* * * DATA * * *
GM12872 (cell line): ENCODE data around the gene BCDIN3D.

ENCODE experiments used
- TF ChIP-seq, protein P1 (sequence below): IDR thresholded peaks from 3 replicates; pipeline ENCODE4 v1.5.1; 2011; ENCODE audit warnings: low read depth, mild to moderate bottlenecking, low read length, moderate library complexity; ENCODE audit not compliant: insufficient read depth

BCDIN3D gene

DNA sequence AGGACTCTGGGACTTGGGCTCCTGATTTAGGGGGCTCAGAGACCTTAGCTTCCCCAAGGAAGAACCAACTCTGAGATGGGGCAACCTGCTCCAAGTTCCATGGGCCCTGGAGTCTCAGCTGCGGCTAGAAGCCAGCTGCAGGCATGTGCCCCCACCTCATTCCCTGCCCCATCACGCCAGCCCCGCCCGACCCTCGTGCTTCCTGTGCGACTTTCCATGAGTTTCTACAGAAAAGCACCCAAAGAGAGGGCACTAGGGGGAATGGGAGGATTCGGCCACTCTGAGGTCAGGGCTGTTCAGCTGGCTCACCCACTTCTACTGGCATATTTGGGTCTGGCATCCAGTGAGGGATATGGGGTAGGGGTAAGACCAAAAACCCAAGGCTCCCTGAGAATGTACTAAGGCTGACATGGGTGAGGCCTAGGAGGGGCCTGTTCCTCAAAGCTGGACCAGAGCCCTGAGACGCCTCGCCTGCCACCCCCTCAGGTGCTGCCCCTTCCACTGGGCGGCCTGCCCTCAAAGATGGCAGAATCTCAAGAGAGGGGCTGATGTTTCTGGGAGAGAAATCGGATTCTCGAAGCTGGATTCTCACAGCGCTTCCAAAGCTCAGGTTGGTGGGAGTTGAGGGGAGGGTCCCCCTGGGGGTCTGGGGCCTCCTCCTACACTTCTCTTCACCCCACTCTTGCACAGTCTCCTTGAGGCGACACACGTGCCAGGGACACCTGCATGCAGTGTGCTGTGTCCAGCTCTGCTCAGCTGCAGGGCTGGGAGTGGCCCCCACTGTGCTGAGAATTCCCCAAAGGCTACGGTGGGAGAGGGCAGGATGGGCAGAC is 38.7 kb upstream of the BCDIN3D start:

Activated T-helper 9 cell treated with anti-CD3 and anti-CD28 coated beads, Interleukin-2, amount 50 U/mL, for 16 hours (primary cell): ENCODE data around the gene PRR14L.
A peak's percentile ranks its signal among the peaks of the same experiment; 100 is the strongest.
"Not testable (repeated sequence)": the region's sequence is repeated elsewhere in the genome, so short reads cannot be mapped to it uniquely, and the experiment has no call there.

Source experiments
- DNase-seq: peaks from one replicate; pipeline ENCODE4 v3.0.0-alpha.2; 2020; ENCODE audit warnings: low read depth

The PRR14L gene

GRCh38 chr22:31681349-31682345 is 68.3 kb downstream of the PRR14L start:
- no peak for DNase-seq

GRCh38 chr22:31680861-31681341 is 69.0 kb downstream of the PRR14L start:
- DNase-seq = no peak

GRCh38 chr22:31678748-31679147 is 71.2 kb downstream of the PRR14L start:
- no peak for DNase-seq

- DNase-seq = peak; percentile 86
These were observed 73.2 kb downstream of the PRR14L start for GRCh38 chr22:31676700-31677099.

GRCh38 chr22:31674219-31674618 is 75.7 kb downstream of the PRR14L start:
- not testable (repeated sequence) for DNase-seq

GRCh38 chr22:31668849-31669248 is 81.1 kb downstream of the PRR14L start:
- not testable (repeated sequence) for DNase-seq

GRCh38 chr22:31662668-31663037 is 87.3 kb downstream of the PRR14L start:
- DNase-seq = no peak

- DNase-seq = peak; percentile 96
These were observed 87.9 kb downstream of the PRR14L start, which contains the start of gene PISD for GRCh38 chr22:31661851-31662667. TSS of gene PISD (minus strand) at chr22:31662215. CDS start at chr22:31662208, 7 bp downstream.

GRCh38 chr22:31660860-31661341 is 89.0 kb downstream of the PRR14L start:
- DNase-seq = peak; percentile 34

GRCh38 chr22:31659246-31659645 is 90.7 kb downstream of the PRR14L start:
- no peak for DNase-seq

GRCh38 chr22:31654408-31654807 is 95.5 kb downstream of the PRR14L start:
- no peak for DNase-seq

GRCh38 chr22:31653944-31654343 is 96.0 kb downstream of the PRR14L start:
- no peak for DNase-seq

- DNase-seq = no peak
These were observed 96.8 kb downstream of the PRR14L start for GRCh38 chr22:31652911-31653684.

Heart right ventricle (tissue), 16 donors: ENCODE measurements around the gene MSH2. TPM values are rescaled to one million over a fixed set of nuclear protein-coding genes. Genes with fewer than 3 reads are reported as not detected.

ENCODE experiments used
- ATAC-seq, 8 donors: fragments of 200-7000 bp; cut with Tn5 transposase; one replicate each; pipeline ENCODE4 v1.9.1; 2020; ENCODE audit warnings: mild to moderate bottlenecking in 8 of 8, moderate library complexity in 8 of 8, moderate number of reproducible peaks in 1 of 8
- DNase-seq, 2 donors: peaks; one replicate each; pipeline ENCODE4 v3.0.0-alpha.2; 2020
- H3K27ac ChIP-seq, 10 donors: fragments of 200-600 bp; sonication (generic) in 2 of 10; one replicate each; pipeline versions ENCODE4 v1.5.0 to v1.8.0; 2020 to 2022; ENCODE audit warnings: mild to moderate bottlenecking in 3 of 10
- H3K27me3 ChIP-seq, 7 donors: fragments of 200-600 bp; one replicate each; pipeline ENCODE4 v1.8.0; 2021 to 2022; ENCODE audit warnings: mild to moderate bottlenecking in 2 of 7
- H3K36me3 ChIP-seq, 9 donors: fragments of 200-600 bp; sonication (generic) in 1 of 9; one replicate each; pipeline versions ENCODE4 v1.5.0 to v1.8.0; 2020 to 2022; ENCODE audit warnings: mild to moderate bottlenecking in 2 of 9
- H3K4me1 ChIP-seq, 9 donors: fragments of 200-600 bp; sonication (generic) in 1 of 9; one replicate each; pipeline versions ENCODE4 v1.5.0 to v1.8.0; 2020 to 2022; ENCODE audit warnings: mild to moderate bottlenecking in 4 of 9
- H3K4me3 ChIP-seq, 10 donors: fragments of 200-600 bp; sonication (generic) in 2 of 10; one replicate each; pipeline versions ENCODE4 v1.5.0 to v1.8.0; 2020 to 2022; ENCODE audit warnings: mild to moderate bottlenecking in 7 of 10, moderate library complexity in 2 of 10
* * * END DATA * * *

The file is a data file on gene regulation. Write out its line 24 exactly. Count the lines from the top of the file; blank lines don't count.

GRCh38 chr22:31662668-31663037 is 87.3 kb downstream of the PRR14L start: